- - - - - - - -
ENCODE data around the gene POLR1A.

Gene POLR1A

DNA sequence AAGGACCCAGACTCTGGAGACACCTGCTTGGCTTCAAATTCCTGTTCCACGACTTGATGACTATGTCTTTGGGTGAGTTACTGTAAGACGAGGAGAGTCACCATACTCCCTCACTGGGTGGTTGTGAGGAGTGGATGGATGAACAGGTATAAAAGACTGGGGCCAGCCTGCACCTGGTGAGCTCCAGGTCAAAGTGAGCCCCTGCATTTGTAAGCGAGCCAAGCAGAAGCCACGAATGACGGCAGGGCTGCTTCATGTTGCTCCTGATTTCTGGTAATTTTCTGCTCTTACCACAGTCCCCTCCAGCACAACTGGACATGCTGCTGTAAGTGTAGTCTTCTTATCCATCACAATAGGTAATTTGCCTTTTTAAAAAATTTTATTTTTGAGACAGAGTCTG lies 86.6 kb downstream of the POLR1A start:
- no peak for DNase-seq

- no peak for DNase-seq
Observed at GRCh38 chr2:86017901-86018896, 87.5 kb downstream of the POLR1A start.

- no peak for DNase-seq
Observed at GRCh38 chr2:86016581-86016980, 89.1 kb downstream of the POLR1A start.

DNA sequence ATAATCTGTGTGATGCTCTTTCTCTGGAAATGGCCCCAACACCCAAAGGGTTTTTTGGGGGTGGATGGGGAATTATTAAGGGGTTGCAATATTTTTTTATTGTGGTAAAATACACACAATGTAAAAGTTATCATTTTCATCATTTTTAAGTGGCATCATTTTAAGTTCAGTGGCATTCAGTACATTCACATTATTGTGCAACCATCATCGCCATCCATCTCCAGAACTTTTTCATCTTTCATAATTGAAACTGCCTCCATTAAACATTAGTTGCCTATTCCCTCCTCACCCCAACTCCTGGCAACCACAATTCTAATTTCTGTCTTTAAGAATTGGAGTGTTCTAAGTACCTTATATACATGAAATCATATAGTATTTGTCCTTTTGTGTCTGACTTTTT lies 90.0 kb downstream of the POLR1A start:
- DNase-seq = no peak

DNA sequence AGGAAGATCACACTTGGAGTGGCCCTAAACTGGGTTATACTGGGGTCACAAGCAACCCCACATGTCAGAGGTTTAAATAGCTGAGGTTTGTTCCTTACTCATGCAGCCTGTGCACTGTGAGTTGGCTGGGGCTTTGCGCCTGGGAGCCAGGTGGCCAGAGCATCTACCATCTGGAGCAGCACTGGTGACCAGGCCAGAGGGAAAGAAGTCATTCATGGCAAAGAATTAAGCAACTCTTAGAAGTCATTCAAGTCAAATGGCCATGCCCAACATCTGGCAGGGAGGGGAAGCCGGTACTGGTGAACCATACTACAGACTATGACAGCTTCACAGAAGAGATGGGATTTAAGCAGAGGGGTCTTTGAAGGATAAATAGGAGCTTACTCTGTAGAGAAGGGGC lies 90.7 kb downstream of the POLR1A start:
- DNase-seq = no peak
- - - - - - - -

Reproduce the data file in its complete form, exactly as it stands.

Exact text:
ENCODE data around the gene POLR1A.

Gene POLR1A

DNA sequence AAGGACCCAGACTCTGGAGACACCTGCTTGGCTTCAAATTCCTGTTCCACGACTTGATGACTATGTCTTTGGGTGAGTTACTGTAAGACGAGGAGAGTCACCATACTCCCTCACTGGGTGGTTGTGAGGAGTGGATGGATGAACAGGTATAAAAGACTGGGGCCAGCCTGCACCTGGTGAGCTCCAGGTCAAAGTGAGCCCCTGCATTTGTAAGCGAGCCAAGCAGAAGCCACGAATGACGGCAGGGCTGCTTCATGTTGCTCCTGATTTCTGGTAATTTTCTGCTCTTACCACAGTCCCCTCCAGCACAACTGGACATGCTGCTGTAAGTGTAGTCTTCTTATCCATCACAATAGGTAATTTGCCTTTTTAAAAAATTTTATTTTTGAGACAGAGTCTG lies 86.6 kb downstream of the POLR1A start:
- no peak for DNase-seq

- no peak for DNase-seq
Observed at GRCh38 chr2:86017901-86018896, 87.5 kb downstream of the POLR1A start.

- no peak for DNase-seq
Observed at GRCh38 chr2:86016581-86016980, 89.1 kb downstream of the POLR1A start.

DNA sequence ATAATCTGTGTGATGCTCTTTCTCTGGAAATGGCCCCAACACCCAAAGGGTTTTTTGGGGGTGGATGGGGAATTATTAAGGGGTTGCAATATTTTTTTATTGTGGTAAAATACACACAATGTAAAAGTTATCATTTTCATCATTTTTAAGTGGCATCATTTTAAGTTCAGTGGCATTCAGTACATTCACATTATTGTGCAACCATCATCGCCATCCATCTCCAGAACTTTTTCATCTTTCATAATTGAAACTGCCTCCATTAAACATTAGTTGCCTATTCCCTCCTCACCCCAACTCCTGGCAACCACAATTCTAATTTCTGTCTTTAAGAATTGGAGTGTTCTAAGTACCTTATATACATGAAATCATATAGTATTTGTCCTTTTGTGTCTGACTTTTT lies 90.0 kb downstream of the POLR1A start:
- DNase-seq = no peak

DNA sequence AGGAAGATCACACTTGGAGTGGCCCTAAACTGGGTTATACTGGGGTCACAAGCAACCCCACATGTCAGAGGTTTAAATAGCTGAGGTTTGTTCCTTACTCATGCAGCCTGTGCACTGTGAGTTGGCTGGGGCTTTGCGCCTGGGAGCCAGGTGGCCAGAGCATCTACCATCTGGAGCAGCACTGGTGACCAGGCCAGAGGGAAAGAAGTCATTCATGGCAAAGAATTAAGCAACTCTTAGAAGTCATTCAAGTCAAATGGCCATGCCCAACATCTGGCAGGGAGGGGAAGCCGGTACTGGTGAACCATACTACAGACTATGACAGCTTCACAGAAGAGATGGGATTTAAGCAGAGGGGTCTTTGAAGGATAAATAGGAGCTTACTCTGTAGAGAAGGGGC lies 90.7 kb downstream of the POLR1A start:
- DNase-seq = no peak